3. Additionally, you may want to setup a VIP for the console proxy because without one you will be directed to the Cell you were load balanced to for console connection.  You can in fact also load balance this by creating a VIP and DNS name for the Console proxy and re-direct all connections back to that address by configuring the administration options in vCloud Director.  IMPORTANT NOTE ABOUT THE CONSOLE CERTIFICATE: If you are using subject alternative names in your certificates it seems the Console Connection ONLY resolves the first one in the list.  Therefore to avoid a certificate mismatch error on your client, be sure to make sure the FQDN version is the first in the list that matches your Console Public Address defined in the external URL’s section of vCloud Director.
  4. UPDATE 7/18/11:  It has also been said that trying to do SSL offload on the Console IP’s does not work and you HAVE to do SSL pass-through.  I have not been able to verify this myself yet but I may try in the coming weeks.  This may be due to the fact the Console connection is NOT an HTTPS connection but rather a pure socket connection.  This fact also made me realize that an HTTPS Health monitor for this IP will NOT work.  See additional information below.
  5. Lastly if you have installed the cells behind the load balancer be sure to configure the Administration option for external URL’s as shown in the example screen shot below
vCD External URL's (Click to Enlarge) the IP used for API address is the Load Balancer VIP

The procedures for updating and creating SSL certificates from the vCloud cells is documented in this VMware KB, as well as the administrator guides.  Based on your configuration you will need to decide the best method of user access to the load balancer and cells.  Generally the Cells are stateless so you ca use the Load Balancer VIP/DNS for any access to the environment.  This means either to the built in portal pages or using the supplied vCloud API’s.

Handling Heath Check Rules For The Cells

Q.  What is the best way to handle a service health monitor for the vCloud Cells?

A.  You can point your Load Balancer to http://<Cell-Hostname>/cloud/server_status.  UPDATE 7/18/11:  This check ONLY monitors the HTTPs IP and not the Console IP directly.  Although if the services are stopped here the Cell should be taken out of service this does not independently monitor the Console Proxy IP for the load balanced Console connections.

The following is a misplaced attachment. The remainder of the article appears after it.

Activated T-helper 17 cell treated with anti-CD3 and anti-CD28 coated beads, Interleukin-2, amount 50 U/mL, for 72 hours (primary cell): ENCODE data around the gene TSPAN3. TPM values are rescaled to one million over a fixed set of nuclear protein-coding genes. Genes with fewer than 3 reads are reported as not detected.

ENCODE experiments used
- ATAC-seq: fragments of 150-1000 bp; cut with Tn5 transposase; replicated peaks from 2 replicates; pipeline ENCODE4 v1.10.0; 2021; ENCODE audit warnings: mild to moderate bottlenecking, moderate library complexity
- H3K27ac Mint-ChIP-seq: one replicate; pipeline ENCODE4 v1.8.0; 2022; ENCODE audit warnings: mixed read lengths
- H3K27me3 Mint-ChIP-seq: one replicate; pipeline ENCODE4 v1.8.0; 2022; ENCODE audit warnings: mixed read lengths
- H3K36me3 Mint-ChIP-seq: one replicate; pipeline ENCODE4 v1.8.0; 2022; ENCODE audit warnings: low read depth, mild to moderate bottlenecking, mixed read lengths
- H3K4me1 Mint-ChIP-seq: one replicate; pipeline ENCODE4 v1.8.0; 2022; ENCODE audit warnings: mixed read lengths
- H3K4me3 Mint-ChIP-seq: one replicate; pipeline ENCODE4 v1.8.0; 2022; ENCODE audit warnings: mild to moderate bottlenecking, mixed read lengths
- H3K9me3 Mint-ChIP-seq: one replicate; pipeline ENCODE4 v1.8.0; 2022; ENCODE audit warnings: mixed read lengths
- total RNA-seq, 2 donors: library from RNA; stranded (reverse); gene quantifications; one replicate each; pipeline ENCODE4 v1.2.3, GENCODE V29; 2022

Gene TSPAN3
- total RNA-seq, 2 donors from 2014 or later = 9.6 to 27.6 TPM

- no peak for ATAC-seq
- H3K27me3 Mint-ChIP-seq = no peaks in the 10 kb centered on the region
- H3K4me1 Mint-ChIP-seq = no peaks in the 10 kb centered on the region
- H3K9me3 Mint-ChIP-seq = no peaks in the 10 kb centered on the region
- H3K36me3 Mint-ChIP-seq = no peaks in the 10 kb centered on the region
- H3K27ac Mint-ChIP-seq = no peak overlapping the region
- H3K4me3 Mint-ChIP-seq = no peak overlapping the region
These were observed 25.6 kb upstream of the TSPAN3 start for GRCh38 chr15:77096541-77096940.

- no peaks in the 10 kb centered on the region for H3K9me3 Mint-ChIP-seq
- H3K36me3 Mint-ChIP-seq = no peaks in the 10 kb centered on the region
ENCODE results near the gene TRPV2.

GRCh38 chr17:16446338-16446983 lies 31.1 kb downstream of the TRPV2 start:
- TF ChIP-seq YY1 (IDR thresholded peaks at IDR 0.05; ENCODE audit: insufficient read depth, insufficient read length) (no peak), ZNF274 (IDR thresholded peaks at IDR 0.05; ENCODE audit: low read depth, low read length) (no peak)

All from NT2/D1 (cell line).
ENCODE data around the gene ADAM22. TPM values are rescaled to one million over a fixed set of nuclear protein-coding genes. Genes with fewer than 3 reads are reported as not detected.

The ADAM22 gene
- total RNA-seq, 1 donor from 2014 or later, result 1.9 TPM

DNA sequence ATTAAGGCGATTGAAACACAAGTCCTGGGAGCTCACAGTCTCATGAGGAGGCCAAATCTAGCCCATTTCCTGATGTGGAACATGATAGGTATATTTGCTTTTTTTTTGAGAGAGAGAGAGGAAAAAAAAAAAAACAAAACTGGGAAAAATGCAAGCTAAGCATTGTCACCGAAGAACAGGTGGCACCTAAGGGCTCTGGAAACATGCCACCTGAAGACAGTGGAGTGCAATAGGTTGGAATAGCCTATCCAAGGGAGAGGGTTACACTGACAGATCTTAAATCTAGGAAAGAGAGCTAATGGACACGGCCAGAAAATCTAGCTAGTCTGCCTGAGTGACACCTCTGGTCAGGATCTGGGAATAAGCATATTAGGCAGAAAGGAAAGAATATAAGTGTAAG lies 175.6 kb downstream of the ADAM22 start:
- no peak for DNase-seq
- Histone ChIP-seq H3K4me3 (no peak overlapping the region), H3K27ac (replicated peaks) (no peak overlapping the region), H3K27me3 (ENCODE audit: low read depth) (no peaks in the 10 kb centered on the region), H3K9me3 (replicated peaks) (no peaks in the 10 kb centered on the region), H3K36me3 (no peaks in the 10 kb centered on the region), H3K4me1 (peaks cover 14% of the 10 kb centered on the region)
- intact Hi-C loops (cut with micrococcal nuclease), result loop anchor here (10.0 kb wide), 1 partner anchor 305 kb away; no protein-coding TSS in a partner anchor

UPDATE 7/18/11:

Q.  What is the best way to monitor the Console Proxy IP’s independently?

A.  You will have to configure the Load Balancer for a pure socket connection check on port 443 to the Console Proxy IP’s.  This port will not accept HTTP calls like the HTTP port.  If you configure two separate Health Monitors and have the Console Proxy and HTTP ports in separate pools, then you can ensure Independent health status for HTTP and Console connections.  This means your Cell HTTP services may be up but maybe the console proxy is down for some reason and the Load Balancer will prevent console connections but still also portal connections.  Below is a screen shot of a Zeus Load Balancer set of pools and the respective Health Monitors for each pool being different.

Update 8/5/11:

I got word from the engineer that wrote the code that you can monitor the Console Proxy Pool with
http://<Console_ProxyIP>/sdk/vimServiceVersions.xml and not a TCP/IP Connect String.

Preventing Access To A Cell by Users

Q.  Can I use my Load Balancer to disable user access to the Cells in the load balanced pool?

A.  The easy answer is of course yes.  In most Load Balancers you can disable a node in the pool and the users will no longer have access to that Cell.  HOWEVER it is is important to note that the Cells will still be talking to each other on the back end for task scheduling.  This means a user may only access Cell 2, but their tasks and commands could be run on Cell 1.  The Cells themselves load balance tasks through an internal schedular.  Really, the best way to ensure a Cell is FULLY offline would be to simply stop the vCloud Service on the cell.  If you configured the health check above the Load Balancer should automatically remove the Cell from the pool.  This also ensures that the Cell will not accept new tasks in the Cell Cluster.

IMPORTANT NOTE: If you stop a Cell’s service abruptly and tasks are currently running those tasks will fail and will need to be restarted manually.

Q.  Is there a tool available to gracefully shutdown a Cell then?

A.  YES!!  There is now a tool called the vCloud Cell Management Tool you can download and install.  It is not a GUI based set of commands but it does help you “Drain” a cell properly for upgrades and other Operating System patches.  Provided the healthcheck pages are configured this should also take care of the load balancing.

About Chris Colotti